Harmony in Hampton
A classic case of collaborative governance is the Neighborhood Initiative for Hampton in Hampton, Virginia. Cited by several books on collaborative governance , the Neighborhood Initiative serves as a model for successfully involving residents in the administration of their environments.
Operating in Hampton since 1994, the Hampton Neighborhood Initiative is meant to allow residents and legislators to utilize the human capital available in the community to its fullest potential. The objective of the Neighborhood Initiative is to fulfill their vision of “A city where individuals and families, by creating healthy neighborhoods, have the opportunity to succeed in realizing their full potential for a better quality of life.” They aim to achieve that goal by promoting citizen involvement in the community.
To that end, NIH established an array of satellite organization focused on specific aspects of citizen engagement: The Neighborhood Commission represents the various communities of Hampton, those of action as well as geography. The Neighborhood Office consults neighborhood “leaders and organizations as they move through the process of outreach, organizing, planning and project implementation.” The Neighborhood Organizations, simply put, are the worker bees of the collaboration,.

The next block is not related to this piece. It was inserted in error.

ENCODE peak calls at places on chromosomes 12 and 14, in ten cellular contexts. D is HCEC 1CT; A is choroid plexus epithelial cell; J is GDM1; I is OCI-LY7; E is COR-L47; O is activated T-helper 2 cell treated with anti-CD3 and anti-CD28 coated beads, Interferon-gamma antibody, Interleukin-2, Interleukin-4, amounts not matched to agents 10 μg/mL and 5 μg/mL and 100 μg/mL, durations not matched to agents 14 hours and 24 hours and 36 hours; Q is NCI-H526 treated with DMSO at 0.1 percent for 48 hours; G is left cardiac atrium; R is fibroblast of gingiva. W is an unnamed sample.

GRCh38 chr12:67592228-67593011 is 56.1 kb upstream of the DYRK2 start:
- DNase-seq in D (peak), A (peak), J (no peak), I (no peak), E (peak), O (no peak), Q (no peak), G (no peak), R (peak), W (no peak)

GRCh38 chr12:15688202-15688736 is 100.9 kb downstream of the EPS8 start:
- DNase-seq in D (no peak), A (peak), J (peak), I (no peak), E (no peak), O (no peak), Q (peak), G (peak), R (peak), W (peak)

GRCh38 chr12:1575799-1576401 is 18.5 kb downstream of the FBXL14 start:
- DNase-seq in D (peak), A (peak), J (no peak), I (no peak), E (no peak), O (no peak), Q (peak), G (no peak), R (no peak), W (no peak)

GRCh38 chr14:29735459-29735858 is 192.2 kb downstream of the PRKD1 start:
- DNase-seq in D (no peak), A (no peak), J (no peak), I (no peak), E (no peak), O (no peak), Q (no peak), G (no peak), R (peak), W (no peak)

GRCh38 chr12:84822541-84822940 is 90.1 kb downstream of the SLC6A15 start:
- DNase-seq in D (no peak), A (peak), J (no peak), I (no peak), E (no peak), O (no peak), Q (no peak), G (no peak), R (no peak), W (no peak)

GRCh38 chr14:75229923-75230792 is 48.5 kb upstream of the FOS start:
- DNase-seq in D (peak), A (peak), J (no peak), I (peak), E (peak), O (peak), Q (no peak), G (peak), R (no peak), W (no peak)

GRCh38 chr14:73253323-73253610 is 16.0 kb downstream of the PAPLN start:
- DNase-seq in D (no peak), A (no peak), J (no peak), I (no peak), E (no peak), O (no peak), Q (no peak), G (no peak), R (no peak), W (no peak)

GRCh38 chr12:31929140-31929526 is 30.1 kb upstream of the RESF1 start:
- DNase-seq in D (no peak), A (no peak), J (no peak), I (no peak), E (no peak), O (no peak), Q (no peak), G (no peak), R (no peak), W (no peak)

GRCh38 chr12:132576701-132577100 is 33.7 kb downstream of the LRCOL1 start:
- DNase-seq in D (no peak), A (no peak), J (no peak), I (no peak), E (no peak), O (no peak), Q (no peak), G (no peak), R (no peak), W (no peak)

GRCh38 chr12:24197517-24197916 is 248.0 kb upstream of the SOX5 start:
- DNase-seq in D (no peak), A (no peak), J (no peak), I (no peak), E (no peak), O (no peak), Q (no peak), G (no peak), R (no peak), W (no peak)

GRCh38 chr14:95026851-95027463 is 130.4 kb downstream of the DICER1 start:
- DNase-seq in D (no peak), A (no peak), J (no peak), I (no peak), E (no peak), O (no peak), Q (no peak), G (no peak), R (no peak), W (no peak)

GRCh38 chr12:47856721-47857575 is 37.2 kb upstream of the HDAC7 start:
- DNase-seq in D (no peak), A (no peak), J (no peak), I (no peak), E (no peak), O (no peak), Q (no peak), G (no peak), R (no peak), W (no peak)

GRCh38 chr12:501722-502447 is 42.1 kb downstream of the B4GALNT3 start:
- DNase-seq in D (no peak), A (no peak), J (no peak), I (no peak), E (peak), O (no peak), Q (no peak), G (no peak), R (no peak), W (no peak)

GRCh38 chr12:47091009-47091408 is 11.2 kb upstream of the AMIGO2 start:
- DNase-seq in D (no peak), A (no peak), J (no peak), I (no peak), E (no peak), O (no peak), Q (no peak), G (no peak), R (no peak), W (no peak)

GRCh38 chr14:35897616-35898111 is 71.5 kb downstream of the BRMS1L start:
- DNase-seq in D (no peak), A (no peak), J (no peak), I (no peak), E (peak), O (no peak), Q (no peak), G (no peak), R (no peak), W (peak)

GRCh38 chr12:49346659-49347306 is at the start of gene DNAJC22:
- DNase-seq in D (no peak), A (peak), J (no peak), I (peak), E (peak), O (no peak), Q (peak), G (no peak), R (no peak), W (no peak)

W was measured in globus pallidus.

These three core elements are the philosophical and practical base for the Neighborhood College and IN-SYNC programs run by the city. The Neighborhood College works to ‘inform and train’ residents who are interested in implementing programs in their community, arming graduates with a “Neighborhood Partner Certificate.” IN-SYNC -- Innovations for Schools, Youth, Neighborhoods and Communities -- is a partnership program intended to promote sustainable programs for the community's young.
NIH also administers programs to promote youth involvement in the community, establishing student committees in the school and teenage juries for their peers, developing the next generation of leaders.
While programs are run by the city, NIH depends heavily on collaboration with local organizations and individuals from across the community. Indeed, the basic structure is such that the Initiative would fail to function without such support. In exchange, they reap all the benefits a virbrant, engaged population and visionary leaders can produce.
Additional Information on the Initiative for Hampton can be found: on the City website; in Investing in Democracy: Engaging Citizens in Collaborative Governance By Carmen Sirianni a detailed analysis of how Hampton’s administrative structure was conducive to the Initiative for Hampton’s success; and Learning from neighborhoods: the story of the Hampton Neighborhood Initiative, 1993-2003 by Michael Bayer and William Potapchuk of Hampton’s Neighborhood Office.